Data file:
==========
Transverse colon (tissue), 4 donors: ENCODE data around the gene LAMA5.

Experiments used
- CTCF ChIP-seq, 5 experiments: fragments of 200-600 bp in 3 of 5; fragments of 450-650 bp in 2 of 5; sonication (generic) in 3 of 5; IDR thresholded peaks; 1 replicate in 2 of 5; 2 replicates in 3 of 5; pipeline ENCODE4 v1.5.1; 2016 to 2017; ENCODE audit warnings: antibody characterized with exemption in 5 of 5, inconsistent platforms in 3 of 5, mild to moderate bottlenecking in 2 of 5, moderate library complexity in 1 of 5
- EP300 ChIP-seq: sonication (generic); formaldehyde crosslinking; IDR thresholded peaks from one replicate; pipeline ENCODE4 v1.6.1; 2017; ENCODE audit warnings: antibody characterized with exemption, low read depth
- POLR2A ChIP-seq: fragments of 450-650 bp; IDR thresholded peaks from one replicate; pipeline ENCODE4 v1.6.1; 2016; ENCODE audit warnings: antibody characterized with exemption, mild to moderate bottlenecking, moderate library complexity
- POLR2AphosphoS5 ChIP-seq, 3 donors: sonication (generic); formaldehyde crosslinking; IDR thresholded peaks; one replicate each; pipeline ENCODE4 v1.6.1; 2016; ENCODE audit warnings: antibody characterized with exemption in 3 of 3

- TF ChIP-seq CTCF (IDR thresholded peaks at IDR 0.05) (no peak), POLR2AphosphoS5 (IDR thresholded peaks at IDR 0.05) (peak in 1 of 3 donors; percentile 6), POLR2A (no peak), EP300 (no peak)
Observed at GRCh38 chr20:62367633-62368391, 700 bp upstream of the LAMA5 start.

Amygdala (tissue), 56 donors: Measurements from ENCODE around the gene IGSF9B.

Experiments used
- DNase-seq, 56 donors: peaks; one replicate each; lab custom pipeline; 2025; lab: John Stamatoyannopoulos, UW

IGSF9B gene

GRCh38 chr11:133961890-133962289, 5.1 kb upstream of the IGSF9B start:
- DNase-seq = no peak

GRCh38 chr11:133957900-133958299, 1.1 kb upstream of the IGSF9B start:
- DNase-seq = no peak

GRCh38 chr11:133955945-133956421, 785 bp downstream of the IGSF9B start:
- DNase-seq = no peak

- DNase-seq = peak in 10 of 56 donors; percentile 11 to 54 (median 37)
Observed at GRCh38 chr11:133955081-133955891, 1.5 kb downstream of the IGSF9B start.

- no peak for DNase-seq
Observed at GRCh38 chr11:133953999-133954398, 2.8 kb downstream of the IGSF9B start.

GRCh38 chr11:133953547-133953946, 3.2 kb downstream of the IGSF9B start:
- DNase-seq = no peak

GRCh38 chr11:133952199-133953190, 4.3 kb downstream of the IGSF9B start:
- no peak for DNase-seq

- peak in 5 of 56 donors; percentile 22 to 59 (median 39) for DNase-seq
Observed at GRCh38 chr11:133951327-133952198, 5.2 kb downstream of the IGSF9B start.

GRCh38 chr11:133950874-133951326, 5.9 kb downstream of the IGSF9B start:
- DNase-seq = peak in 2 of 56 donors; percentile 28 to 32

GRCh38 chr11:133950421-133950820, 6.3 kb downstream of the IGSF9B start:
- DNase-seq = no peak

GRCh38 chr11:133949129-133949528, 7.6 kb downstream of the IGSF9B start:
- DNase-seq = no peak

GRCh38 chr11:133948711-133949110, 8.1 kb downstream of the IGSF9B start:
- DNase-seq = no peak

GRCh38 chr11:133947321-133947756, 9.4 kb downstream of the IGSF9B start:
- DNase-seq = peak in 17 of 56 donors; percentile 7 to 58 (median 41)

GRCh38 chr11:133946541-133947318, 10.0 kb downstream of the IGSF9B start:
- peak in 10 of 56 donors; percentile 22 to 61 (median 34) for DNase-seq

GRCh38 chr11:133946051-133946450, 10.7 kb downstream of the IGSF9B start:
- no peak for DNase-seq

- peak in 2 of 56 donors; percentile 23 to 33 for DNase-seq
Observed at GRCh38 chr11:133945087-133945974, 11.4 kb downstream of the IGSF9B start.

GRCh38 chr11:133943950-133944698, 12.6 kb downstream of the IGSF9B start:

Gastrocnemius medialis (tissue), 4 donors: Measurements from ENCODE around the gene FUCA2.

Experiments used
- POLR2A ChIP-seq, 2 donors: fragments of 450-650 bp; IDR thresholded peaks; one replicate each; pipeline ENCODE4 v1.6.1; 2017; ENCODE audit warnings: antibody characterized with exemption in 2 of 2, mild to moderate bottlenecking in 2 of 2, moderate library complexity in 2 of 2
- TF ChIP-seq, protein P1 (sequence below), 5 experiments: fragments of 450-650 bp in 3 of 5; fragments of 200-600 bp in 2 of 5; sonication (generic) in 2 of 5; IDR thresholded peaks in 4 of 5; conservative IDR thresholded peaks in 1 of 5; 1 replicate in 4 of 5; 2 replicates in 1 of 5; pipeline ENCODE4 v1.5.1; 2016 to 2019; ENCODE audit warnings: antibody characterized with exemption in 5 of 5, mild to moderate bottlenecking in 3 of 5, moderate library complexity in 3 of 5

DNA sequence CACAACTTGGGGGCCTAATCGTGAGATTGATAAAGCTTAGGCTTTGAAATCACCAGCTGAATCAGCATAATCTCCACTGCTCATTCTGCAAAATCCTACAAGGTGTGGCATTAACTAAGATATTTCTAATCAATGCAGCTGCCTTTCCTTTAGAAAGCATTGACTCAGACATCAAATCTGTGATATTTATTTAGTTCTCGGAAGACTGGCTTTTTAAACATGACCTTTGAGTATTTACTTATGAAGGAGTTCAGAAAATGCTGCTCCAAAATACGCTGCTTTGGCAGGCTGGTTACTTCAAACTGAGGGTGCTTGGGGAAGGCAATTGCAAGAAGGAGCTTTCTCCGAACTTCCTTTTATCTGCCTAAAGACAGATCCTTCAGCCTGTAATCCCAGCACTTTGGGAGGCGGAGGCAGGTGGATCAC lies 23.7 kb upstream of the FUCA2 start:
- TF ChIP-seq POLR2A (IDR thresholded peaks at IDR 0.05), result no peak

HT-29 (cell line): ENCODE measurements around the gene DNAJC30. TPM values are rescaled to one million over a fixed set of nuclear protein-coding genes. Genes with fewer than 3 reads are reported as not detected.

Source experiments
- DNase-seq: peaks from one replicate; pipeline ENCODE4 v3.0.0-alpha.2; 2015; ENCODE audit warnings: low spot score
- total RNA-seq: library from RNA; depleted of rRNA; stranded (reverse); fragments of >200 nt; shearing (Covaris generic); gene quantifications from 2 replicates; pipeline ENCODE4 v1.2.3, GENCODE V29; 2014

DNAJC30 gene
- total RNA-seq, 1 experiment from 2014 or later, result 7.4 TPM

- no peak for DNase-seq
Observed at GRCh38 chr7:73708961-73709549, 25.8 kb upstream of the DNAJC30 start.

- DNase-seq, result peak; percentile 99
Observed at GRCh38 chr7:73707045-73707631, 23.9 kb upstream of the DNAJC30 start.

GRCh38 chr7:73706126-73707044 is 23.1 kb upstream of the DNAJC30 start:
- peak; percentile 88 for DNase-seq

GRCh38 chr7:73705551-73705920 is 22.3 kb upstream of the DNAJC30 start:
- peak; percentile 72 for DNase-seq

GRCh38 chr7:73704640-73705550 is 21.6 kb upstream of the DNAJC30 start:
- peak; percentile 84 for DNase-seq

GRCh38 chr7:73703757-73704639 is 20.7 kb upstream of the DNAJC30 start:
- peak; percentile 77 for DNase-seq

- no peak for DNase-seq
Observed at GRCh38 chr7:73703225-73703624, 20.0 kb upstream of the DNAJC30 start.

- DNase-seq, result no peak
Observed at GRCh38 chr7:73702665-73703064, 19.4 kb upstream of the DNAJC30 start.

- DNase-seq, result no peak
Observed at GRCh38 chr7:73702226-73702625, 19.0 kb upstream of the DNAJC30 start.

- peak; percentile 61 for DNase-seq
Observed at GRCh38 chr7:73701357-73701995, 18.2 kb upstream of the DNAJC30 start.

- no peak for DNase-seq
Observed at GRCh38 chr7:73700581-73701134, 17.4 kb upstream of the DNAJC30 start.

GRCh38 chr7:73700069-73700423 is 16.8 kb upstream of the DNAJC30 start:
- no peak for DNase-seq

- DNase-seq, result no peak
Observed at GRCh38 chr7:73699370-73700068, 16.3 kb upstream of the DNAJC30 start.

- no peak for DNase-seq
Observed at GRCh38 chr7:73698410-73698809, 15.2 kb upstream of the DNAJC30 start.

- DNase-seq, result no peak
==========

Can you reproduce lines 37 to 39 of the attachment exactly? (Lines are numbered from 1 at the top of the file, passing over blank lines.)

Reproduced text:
GRCh38 chr11:133947321-133947756, 9.4 kb downstream of the IGSF9B start:
- DNase-seq = peak in 17 of 56 donors; percentile 7 to 58 (median 41)

GRCh38 chr11:133946541-133947318, 10.0 kb downstream of the IGSF9B start: